October 24, 2018 - Trump signs sweeping legislation into law that includes provisions aimed at promoting research to find new drugs for pain management that will not be addictive. It also expands access to treatment for substance use disorders for Medicaid patients.
December 12, 2018 - According to the latest numbers from the CDC's National Center for Health Statistics, fentanyl is now the most commonly used drug involved in drug overdoses. The rate of drug overdoses involving the synthetic opioid skyrocketed by about 113% each year from 2013 through 2016.
January 14, 2019 - The National Safety Council finds that, for the first time on record, the odds of dying from an opioid overdose in the United States are now greater than those of dying in a vehicle crash.
January 15, 2019 - A court filing in a Massachusetts lawsuit reveals that members of the Sackler family, who own Purdue Pharma, misled doctors and patients about the dangers of OxyContin.
September 12, 2019 - Arizona Attorney General Mark Brnovich has agreed to join a tentative settlement over the role OxyContin maker Purdue Pharma played in the nation’s opioid addiction crisis. A little less than a month later, Brnovich expressed misgivings about the deal, saying Purdue Pharma "sought to undermine material terms of the deal."
September 15, 2019 - Purdue files for bankruptcy as part of a $10 billion agreement to settle opioid lawsuits. According to a statement from the chair of Purdue’s board of directors, the money will be allocated to communities nationwide struggling to address the crisis.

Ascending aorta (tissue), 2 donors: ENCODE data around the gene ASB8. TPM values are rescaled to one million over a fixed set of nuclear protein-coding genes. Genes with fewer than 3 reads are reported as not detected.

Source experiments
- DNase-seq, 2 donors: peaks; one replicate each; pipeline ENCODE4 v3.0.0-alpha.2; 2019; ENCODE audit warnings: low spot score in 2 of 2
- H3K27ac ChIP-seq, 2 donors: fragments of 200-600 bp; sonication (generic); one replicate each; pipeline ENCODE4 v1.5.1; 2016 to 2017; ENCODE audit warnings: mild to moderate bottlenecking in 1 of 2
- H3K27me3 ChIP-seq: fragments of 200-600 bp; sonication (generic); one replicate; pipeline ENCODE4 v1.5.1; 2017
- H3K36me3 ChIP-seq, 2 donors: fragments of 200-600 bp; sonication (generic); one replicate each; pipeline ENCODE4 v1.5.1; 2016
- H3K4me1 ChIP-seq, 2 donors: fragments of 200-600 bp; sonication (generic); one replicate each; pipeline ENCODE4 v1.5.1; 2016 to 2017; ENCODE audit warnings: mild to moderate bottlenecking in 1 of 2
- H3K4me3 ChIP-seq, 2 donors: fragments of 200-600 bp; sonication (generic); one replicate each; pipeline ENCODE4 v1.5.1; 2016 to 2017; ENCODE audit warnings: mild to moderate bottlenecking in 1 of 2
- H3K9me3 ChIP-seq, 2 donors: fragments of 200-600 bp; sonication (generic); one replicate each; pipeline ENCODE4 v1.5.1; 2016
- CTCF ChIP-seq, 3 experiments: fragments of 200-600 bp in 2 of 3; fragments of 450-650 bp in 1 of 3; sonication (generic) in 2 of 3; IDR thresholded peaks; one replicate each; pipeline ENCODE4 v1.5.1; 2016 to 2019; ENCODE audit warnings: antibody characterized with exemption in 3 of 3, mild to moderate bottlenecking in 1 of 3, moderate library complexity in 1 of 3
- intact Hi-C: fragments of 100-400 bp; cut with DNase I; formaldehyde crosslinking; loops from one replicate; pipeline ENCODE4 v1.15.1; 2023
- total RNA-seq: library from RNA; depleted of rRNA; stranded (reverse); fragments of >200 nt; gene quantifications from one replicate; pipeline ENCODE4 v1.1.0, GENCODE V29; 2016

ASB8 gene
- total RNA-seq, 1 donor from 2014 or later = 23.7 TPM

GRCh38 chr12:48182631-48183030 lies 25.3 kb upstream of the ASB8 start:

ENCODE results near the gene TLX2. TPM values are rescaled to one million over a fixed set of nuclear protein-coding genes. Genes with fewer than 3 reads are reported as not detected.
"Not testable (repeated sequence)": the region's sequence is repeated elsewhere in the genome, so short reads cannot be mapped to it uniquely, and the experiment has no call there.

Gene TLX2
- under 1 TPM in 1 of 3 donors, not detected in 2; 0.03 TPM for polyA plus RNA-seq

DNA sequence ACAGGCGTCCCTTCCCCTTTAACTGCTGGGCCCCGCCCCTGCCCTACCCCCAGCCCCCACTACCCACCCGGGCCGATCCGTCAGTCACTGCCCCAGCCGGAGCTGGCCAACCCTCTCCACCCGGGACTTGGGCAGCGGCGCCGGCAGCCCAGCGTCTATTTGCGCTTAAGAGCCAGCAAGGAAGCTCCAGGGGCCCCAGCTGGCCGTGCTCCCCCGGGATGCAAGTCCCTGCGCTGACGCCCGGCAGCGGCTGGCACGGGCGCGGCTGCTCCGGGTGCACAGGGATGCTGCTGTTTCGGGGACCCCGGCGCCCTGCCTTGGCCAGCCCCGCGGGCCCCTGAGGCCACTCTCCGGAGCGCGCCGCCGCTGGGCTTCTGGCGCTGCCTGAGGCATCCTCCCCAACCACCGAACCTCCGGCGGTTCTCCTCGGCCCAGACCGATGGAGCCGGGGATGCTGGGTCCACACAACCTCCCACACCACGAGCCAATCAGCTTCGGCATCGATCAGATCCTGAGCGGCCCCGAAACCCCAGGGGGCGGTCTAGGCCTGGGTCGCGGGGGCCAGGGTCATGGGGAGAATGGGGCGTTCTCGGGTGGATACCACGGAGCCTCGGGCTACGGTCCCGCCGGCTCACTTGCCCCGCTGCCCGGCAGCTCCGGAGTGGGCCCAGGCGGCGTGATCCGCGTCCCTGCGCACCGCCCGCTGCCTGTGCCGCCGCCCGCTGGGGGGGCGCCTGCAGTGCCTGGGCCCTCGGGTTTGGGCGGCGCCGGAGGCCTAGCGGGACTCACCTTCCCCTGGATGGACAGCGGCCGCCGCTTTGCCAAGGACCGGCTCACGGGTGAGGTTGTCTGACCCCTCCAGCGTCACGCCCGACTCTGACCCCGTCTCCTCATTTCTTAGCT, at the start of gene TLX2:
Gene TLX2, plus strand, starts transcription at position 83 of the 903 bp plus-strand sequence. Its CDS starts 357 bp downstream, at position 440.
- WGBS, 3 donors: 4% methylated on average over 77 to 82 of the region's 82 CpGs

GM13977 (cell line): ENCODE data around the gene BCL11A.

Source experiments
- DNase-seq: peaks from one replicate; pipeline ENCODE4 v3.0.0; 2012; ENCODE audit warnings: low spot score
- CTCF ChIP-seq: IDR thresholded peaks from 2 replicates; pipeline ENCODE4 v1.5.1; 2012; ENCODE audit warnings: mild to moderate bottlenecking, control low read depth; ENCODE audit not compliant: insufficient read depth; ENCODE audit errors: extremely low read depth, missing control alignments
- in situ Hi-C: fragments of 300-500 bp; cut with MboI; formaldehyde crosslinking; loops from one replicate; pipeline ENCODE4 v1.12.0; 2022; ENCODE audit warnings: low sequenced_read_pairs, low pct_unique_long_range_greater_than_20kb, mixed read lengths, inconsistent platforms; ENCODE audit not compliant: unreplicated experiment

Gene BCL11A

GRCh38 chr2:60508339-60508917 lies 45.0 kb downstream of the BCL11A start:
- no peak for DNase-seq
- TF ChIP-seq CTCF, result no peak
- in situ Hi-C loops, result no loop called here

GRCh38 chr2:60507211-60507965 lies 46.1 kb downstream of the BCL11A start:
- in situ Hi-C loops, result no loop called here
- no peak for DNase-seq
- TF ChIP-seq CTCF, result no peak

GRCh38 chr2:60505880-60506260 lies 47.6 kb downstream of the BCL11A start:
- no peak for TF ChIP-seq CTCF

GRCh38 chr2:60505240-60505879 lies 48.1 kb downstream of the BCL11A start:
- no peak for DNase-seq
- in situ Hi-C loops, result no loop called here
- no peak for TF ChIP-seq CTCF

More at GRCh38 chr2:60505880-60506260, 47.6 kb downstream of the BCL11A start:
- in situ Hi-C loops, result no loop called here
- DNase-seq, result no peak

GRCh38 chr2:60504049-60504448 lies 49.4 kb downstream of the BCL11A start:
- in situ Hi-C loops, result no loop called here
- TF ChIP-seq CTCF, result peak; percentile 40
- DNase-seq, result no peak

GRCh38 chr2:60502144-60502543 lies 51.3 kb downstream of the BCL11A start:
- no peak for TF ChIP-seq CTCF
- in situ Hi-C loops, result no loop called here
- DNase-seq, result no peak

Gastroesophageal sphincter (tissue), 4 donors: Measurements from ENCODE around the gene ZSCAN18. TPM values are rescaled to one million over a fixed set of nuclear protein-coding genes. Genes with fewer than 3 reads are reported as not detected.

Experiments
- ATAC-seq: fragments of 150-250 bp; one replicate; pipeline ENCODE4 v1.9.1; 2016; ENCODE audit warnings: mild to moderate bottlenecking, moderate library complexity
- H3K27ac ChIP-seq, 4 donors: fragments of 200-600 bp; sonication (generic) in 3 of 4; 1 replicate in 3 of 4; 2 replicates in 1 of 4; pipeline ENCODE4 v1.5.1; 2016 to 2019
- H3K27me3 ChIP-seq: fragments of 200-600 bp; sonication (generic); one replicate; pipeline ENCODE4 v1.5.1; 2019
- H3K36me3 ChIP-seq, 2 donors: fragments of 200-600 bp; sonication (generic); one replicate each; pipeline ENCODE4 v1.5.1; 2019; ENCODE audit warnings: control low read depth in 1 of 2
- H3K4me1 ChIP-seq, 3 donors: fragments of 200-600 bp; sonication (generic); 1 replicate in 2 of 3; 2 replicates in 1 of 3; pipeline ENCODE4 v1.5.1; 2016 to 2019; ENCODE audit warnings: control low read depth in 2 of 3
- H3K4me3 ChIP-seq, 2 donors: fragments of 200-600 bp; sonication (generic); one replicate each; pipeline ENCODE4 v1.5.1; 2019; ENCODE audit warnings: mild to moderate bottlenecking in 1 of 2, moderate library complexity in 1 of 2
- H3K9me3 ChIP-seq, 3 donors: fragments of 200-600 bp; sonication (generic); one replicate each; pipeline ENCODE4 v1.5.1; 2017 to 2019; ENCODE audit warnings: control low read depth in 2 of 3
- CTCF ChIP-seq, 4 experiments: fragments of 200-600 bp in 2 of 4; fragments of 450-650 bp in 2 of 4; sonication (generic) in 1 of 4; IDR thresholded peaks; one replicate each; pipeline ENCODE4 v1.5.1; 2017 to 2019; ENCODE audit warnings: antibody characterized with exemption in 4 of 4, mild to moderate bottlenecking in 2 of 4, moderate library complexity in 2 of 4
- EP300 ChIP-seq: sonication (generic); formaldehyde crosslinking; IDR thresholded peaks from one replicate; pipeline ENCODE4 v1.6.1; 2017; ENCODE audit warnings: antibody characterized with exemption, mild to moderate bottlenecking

September 30, 2019 - The FDA and DEA announce that they sent warnings to four online networks, operating a total of 10 websites, which the agencies said are illegally marketing unapproved and misbranded versions of opioid medicines, including tramadol.
October 21, 2020 - The Justice Department announces that Purdue Pharma, the maker of OxyContin, agree to plead guilty to three federal criminal charges for its role in creating the nation’s opioid crisis. They agree to pay more than $8 billion and close down the company. The money will go to opioid treatment and abatement programs. The Justice Department also reached a separate $225 million civil settlement with the former owners of Purdue Pharma, the Sackler family. In November 2020, Purdue Pharma board chairman Steve Miller formally pleaded guilty on behalf of the company.
March 15, 2021 - According to court documents, Purdue files a restructuring plan to dissolve itself and establish a new company dedicated to programs designed to combat the opioid crisis. As part of the proposed plan, the Sackler family agrees to pay an additional $4.2 billion over the next nine years to resolve various civil claims.
July 14, 2021 - Drug overdose deaths rose by close to 30% in the United States in 2020, hitting the highest number ever recorded, the US Centers for Disease Control and Prevention reported. The CDC's National Center for Health Statistics reported that overdose deaths from opioids rose from 50,963 in 2019 to 69,710 in 2020.